Screenshot of The Onion's headline: 'The Economist' To Halt Production For Month To Let Readers Catch Up.

In 2011, The Onion published an article entitled: 'The Economist' To Halt Production For Month To Let Readers Catch Up.¹ It was satirical, but it probably touched a nerve at The Economist HQ. After all, a lack of reading time was the number-one reason for subscription churn.²

Five years later, the publication publicly acknowledged the article — and the problem.³

"The Economist can be overwhelming," wrote Product Manager Richard Holden. "It can be difficult for even a motivated reader to keep up."

When subscribers watch print editions pile up, see headlines stay unclicked, they feel guilty. How can they justify paying a monthly fee for something they're barely using? Who needs a constant reminder that they're falling behind on their reading goals? And so, they cancel.

Illustration of news app with 1,547 notifications

It's a problem that The Economist's then–Head of Strategic Development, Denise Law, referred to as "unread guilt factor".⁴

She wrote: "Many of our former subscribers found it difficult to stay on top of The Economist edition each week and simply gave up. We spoke to some of them to validate that the problem actually existed. It did."

Subscription guilt isn't unique to the news industry (I'm looking at you, gyms), but it is particularly prone to it. With such a huge volume of content published every day, it's easy for readers to get overwhelmed. Nieman Lab found that 13% of news subscription churn results primarily from people having too much to read in too little time.⁵

So, how are publications tackling subscription guilt? With audio.

Tackling unread guilt factor with audio

Man listening to headphones at a bus stop

Giving subscribers the option to listen — not just read — means there are more opportunities to stay updated. They can consume your content while they're driving, exercising, or cooking, for example.

"The idea is just to leave it up to the reader to decide what the most convenient form of consuming the content is, and in many situations that will be audio," said The Economist's then–Digital Editor Tom Standage.² "We get a lot of feedback from people saying that it is how they stay on top of the information coming their way."

In fact, many people go out of their way to multitask with audio: 25% of podcast listeners listen to "fill empty time".⁶ While readable content is somewhat of a burden, listenable content is actively sought-after — something to keep minds occupied and entertained during mundane or physical tasks.

"What we’ve learned from users is that they listen to the news while doing other things, and are consuming far more content than they would normally," said Leila Siddique, the Washington Post’s Senior Product Manager.⁷

The New York Times identifies these extra opportunities for engagement in the 'Audio Day'.⁸ Engage subscribers at these times, and they're far less likely to feel guilty and cancel. Plus, Northwestern University research shows frequency of consumption is the biggest predictor of retention in digital news.⁹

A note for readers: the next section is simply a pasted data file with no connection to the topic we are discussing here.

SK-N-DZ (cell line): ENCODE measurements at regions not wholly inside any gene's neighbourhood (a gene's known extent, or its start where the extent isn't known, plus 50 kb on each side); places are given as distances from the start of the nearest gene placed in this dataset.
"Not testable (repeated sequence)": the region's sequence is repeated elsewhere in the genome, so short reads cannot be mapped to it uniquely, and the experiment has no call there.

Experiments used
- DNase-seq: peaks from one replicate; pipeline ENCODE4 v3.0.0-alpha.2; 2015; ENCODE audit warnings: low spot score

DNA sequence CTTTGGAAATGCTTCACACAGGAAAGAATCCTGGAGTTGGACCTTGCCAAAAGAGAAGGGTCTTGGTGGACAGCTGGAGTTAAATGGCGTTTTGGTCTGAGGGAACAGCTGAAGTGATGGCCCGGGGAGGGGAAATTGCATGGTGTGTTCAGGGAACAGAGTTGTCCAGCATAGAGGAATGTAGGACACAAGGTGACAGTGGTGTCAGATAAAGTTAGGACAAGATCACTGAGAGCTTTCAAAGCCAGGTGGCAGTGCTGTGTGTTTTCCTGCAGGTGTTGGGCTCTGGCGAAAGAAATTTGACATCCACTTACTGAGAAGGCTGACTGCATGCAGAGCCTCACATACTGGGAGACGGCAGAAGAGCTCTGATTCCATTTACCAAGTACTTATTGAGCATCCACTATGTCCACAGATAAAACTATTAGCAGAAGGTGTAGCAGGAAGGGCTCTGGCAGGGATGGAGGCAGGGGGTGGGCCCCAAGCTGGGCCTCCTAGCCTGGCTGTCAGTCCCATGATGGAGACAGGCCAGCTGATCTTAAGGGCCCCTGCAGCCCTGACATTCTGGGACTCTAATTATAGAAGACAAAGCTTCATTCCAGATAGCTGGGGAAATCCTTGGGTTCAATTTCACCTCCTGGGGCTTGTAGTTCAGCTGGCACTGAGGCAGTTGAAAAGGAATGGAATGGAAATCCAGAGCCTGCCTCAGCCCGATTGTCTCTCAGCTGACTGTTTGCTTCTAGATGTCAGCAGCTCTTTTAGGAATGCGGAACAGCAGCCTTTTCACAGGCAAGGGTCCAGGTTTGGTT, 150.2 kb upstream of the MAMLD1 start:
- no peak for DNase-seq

Daily schedule indicating that people have time for audio during the gym, commute, work, free time, and chores
Image source: Reuters Institute

"Our evidence suggests that the audio edition is a very effective retention tool," said Standage. "Once you come to rely on it, you won’t unsubscribe."¹⁰

And let's not ignore the many other benefits of offering your articles in audio. It's not just time-poor readers who are turning to audio articles, audio newsletters, and podcasts. There are all kinds of reasons that people listen, and many ways to capitalize on audio habits.

AI brings audio to the masses

At first, The Economist's success was hard to replicate. The publication employed a large team to produce its audio editions, and they had an afternoon a week in which to do so.² Those with fewer resources at their disposal, and shorter deadlines, found audio publishing infeasible.

Our text-to-speech platform changes the game. We give publishers access to lifelike AI voices and a voice cloning service, and offer tools that allow for seamless integration into the publishing workflow. Engaging audio versions can be distributed effortlessly, affordably, and at scale. There is finally a viable alternative to human-read audio.

Infographic showing 80% of media leaders will invest more in digital audio in 2022

In their journalism predictions for 2021, Reuters' Nic Newman wrote that "more publishers are planning to add audio versions of their stories this year using a range of synthetic voices".¹¹ A year later, 80% of news leaders said they'd be putting more resource into digital audio, and 81% said AI will be important for speeding up newsroom workflows.¹²

As media journalist David Tvrdon wrote, "You should include an audio version of your articles. There are no excuses anymore."¹³

Ready to get started? BeyondWords has everything you need to engage subscribers with audio. Sign up free to try it out for yourself or use the form below to arrange a demo with our team.